Explicit Memory Storage
Explicit memories consist of memories from events that have occurred in
the external world. Information stored in explicit memory is about a
specific event that happened at a specific time and place. In forming
and storing explicit memories, associations are done with previous
related stimuli or experiences. Therefore, explicit memories can be
remembered and recalled, and rely on previous experiences and knowledge.
It is known that explicit memories involve the temporal lobe.
Implicit Memory Storage
Implicit memories cannot be looked up or remembered to be used for
actions and reasoning. They consist of memories necessary to perform
events and tasks, or to produce a specific type of response. Implicit
memory is best demonstrated when performance is improved on a task.
This type of memory is shown through activation of the sensory
and motor systems needed to perform a certain task.
There are two basic types of implicit memory; repetition priming and
Repetition priming occurs when previous experience with a stimuli
facilitates later processing of that stimuli. This phenomenon has been
seen in studies when subjects are exposed to a set of words and then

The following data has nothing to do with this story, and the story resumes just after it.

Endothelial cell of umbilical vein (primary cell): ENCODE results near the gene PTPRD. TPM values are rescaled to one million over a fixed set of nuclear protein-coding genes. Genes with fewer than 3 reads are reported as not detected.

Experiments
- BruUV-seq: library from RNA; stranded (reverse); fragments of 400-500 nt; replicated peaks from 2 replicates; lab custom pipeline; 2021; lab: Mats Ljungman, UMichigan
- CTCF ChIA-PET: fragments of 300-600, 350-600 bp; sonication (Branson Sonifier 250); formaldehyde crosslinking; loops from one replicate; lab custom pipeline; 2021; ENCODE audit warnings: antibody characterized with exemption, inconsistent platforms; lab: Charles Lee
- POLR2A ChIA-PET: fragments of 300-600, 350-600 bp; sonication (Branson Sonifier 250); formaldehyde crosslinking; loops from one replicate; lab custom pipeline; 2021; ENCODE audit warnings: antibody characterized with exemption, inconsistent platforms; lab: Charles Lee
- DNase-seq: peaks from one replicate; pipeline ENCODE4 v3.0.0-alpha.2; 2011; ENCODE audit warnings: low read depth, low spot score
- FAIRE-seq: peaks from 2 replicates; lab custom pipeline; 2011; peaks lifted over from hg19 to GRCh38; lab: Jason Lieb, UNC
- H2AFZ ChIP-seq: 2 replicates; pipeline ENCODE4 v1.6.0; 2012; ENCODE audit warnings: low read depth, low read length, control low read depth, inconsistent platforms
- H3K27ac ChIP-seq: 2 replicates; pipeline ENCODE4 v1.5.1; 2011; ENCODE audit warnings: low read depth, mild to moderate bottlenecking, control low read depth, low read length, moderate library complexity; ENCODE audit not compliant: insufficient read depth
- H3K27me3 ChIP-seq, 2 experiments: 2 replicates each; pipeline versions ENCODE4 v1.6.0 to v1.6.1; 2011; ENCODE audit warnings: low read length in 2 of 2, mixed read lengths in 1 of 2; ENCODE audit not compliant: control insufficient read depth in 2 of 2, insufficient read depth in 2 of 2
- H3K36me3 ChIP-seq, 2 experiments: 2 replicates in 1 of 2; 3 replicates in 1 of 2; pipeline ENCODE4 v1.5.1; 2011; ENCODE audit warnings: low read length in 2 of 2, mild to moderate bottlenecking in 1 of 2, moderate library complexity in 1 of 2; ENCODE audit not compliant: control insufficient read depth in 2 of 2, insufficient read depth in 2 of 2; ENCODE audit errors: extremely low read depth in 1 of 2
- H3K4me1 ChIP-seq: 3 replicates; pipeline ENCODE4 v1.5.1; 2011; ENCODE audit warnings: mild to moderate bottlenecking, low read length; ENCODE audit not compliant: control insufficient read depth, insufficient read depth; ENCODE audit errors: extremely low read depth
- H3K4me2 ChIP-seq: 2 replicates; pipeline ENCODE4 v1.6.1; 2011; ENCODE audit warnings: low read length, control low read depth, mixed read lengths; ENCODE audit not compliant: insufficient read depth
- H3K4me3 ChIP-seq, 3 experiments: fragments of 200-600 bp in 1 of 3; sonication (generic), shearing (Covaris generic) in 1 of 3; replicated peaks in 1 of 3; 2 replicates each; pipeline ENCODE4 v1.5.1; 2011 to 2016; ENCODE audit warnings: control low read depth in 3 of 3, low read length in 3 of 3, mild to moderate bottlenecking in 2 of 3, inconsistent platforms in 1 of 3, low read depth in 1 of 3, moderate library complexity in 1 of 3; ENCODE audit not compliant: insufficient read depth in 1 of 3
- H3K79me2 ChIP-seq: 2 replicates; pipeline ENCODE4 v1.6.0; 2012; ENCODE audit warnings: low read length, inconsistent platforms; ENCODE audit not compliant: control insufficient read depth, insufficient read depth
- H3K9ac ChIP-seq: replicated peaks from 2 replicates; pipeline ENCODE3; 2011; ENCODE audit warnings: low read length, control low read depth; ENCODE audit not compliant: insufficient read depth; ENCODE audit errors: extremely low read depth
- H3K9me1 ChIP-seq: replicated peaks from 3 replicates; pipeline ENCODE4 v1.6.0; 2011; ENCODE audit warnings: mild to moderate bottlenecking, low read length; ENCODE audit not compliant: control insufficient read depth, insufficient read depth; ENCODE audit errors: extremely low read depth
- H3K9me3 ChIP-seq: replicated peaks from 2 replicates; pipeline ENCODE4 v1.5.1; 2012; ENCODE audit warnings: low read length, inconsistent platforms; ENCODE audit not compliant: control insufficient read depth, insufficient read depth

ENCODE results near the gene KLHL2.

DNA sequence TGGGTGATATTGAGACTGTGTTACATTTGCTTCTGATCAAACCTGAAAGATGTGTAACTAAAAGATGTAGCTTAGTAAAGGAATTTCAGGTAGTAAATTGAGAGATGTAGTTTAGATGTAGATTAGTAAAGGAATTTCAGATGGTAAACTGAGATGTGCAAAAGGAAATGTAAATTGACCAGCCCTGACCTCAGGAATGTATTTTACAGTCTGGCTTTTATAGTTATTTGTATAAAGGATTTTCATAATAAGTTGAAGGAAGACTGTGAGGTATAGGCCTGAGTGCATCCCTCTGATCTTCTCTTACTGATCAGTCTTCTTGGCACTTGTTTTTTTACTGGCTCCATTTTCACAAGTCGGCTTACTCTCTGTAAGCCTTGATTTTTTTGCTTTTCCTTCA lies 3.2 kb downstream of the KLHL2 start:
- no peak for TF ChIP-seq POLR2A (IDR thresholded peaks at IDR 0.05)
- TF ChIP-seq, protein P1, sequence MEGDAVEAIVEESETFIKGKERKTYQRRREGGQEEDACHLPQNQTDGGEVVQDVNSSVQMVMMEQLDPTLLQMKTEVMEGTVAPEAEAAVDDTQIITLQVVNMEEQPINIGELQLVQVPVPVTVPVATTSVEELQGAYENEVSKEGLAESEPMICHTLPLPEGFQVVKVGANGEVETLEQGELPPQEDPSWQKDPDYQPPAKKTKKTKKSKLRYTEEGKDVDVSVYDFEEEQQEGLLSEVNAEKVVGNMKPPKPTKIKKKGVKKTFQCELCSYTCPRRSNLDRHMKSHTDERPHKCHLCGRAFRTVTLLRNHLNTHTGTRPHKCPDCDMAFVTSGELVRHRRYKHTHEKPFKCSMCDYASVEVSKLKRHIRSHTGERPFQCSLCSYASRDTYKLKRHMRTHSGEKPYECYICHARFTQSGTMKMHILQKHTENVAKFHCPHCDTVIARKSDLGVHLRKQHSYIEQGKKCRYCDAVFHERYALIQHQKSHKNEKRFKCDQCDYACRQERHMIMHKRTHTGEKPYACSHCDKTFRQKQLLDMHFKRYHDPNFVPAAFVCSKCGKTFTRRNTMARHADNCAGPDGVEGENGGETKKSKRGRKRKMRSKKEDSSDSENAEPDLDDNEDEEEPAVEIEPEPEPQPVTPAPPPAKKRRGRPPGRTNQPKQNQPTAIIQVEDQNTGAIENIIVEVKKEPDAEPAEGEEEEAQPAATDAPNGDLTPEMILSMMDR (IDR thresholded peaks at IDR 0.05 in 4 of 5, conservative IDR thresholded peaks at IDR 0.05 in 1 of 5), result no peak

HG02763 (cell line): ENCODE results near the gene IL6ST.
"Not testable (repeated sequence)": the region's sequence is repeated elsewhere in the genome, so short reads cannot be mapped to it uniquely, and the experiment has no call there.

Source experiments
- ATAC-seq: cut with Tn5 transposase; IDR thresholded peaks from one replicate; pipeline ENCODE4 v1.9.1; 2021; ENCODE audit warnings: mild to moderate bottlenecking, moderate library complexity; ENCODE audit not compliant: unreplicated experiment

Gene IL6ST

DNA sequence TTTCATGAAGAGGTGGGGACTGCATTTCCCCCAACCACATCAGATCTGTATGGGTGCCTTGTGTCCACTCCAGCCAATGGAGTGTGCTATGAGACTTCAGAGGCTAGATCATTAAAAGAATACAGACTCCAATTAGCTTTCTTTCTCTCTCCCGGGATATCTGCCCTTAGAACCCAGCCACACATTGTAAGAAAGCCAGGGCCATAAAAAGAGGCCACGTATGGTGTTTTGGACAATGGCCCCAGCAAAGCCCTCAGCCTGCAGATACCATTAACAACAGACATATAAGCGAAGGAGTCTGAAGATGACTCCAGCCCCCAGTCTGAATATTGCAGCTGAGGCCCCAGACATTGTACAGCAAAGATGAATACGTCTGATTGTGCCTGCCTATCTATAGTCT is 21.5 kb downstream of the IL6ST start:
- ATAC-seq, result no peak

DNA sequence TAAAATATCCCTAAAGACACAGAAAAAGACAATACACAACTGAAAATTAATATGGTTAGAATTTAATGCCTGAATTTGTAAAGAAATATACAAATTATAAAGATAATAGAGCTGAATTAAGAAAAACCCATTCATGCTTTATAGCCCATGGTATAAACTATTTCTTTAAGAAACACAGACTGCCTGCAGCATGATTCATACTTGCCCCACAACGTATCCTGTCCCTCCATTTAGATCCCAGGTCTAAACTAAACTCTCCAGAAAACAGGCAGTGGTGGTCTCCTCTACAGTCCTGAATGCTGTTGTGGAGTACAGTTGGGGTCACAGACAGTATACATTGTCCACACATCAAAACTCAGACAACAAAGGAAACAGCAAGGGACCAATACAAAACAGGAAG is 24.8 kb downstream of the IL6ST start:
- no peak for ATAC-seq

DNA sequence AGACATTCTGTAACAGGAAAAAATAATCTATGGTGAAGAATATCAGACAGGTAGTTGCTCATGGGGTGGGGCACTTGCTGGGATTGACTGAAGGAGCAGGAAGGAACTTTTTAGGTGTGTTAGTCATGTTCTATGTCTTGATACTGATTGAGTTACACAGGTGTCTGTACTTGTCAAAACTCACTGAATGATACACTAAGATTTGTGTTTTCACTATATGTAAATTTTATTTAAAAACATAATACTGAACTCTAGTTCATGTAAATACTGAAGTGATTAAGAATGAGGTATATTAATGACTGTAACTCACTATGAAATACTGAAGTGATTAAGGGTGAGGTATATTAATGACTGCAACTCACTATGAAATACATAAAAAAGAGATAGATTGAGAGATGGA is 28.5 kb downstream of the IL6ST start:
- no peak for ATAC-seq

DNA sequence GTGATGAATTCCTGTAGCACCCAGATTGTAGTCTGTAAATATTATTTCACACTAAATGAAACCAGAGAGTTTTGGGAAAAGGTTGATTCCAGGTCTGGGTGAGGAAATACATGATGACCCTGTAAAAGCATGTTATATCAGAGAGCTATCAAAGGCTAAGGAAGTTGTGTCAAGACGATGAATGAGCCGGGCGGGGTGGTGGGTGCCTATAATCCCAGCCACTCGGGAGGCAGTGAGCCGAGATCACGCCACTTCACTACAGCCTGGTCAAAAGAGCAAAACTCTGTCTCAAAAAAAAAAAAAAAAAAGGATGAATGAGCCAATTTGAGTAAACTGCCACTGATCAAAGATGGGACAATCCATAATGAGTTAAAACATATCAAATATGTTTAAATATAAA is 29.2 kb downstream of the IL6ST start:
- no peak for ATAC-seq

later tested. Later tests consist of priming subjects with parts of a
word and asking them to complete the word with
whatever comes to mind. The results of these tests are that subjects
are likely to complete the word to match words they were exposed to at
the beginning. This type of learning is one type of implicit memory.
Skill learning consists of learned, automatic movements or skills.
These memories are only accessed by using or executing them.
Skill learning relies on associating a certain stimuli with a response.
This is done by the stimulus-response
connection subsystem. The stimuli or perceptual input from the
external environment is associated with the motor skill needed from the
motor memory. By performance of the specific task or through
activation of other reflex and motor systems, the implicit memory is